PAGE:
After obtaining the throne, Charles I of England commissioned a new edition of his father's King James Bible. His reprint had major flaws, and the seventh commandment read, "Thou shalt commit adultery." Charles had most of the copies burned.
The Golden Age of Piracy
The years 1700-1730 saw the greatest upsurge of piracy in the history of seafaring, ironically called “the Golden Age of Piracy.” The increase was the result of circumstances: the end of a long war, ports full of unemployed sailors, and lack of legal employment. Most pirates were American or English; the lack of strong colonial government made the American coast a natural hunting ground. They also sailed to the Indian Ocean and the west Coast of Africa in order to stay one-step ahead of the authorities in a series of voyages known as “the Pirate Round.” We know of their characters and lives through the recollections of ex-pirates, former victims, naval officers who encountered them, and the records of courtrooms and confessions.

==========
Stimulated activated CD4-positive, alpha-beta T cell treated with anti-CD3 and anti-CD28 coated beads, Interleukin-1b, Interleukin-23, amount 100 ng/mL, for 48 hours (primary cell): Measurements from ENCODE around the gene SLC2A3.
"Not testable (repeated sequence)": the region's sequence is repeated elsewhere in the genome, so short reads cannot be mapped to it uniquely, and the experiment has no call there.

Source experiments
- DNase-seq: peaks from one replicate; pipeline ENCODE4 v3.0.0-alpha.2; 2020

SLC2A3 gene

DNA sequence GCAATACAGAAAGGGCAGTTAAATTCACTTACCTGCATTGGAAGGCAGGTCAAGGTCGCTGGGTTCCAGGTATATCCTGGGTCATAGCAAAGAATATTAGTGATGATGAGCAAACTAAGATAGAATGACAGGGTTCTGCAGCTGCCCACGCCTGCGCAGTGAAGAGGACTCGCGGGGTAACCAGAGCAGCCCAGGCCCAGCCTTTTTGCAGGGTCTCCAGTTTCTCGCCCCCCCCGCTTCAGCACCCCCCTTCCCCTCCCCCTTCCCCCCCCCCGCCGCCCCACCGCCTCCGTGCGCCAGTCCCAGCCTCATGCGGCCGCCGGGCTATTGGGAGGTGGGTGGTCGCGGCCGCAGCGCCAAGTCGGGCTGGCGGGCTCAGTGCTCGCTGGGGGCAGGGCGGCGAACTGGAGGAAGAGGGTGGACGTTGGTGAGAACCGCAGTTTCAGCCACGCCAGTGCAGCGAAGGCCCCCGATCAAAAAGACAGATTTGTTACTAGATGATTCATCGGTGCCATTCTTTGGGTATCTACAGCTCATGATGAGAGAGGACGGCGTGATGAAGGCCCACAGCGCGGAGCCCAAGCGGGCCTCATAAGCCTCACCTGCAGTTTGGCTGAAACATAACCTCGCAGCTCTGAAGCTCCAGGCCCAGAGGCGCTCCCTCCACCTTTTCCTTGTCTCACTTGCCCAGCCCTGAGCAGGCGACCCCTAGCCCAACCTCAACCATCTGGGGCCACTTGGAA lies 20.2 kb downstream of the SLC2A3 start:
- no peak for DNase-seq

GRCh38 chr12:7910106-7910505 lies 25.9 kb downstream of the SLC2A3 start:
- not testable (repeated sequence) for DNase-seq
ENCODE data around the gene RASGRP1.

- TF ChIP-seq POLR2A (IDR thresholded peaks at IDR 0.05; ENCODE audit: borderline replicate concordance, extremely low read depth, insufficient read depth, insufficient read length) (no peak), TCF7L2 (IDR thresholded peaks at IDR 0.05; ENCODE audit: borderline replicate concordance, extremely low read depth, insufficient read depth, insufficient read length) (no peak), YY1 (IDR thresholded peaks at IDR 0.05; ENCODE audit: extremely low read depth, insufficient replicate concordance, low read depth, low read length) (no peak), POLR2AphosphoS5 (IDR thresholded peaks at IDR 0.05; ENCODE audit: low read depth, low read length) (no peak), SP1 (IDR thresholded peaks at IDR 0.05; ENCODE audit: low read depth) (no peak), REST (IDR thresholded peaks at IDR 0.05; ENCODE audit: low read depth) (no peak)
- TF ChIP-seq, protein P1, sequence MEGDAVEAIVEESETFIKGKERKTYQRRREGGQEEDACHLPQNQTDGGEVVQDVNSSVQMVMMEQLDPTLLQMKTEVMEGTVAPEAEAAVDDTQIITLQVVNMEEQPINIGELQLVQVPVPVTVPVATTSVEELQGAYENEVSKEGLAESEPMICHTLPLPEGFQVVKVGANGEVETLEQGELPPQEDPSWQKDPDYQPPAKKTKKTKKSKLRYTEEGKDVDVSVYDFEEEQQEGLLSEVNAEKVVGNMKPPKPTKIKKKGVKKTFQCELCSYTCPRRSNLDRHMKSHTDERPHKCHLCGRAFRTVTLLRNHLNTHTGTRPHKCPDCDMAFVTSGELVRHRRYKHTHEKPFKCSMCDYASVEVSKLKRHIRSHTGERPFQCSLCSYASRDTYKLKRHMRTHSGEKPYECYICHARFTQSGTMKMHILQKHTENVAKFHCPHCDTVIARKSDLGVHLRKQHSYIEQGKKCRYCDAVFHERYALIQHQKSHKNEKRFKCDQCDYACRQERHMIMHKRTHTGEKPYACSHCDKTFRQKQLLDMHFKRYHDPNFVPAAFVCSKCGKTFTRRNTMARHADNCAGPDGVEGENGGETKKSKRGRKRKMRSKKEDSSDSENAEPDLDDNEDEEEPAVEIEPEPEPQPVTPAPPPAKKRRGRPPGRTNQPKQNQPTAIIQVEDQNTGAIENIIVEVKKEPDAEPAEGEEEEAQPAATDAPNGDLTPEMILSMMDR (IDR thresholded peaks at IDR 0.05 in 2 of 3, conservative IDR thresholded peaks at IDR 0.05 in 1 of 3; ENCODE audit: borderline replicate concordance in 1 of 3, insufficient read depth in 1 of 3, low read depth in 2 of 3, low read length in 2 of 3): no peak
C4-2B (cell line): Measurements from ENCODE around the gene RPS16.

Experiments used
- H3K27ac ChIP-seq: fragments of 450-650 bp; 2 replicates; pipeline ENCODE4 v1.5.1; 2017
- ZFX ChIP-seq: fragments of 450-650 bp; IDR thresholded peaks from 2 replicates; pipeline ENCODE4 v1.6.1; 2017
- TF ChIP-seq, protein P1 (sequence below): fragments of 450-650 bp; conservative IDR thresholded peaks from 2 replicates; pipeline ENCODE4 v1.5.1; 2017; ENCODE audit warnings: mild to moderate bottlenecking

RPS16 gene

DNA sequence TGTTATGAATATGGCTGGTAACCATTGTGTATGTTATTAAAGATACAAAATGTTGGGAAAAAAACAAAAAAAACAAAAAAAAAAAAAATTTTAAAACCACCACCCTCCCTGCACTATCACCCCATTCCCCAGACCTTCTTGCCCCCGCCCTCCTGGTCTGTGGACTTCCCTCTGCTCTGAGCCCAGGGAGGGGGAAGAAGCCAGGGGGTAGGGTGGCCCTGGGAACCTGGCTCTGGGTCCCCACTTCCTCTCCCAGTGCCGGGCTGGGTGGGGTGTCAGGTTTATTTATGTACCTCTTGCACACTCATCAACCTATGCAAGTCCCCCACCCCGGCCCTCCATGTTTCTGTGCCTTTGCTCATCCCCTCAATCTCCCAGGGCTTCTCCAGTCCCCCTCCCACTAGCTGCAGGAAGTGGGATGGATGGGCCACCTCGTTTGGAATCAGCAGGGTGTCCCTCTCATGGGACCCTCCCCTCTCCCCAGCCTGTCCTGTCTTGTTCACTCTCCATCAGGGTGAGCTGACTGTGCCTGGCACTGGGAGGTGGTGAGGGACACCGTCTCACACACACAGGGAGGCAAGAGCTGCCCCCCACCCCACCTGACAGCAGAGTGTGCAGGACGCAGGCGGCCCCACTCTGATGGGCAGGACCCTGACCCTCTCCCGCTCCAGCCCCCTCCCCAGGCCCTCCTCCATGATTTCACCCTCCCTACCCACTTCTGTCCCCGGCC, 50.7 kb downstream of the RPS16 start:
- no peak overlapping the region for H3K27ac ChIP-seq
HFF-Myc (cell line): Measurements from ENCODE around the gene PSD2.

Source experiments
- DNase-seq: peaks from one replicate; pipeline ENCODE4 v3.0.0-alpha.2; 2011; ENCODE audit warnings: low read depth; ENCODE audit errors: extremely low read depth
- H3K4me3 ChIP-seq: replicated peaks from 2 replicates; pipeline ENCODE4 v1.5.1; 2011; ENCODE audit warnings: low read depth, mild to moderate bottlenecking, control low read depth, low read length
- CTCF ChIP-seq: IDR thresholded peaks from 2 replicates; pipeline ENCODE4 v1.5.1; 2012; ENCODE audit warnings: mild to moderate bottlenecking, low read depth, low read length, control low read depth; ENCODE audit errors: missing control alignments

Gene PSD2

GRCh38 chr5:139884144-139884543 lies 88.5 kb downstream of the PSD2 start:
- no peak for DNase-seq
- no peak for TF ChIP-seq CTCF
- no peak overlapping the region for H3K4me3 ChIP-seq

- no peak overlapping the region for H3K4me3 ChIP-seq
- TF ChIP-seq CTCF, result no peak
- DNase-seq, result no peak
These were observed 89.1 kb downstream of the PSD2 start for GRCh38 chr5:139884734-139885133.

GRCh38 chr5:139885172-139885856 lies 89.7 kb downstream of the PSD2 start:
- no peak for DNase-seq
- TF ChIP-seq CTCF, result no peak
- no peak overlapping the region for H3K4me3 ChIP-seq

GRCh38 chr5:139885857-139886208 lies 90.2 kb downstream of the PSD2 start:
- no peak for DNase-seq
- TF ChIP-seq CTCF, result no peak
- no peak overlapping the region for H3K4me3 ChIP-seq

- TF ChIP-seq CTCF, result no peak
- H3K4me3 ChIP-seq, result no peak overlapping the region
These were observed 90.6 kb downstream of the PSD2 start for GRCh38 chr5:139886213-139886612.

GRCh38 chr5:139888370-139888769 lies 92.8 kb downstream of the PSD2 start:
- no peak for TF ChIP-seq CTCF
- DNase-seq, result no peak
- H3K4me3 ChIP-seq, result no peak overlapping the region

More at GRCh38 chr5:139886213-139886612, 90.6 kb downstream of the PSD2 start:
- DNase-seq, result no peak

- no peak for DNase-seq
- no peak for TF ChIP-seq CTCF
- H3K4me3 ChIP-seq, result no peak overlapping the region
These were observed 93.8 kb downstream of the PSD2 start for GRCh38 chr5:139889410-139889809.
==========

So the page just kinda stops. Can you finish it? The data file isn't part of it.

Slowly, judicial and naval pressure put an end to their activities, and by 1730, it was all but over. Although acts of piracy continued to occur, this short era became entrenched in popular and romantic culture.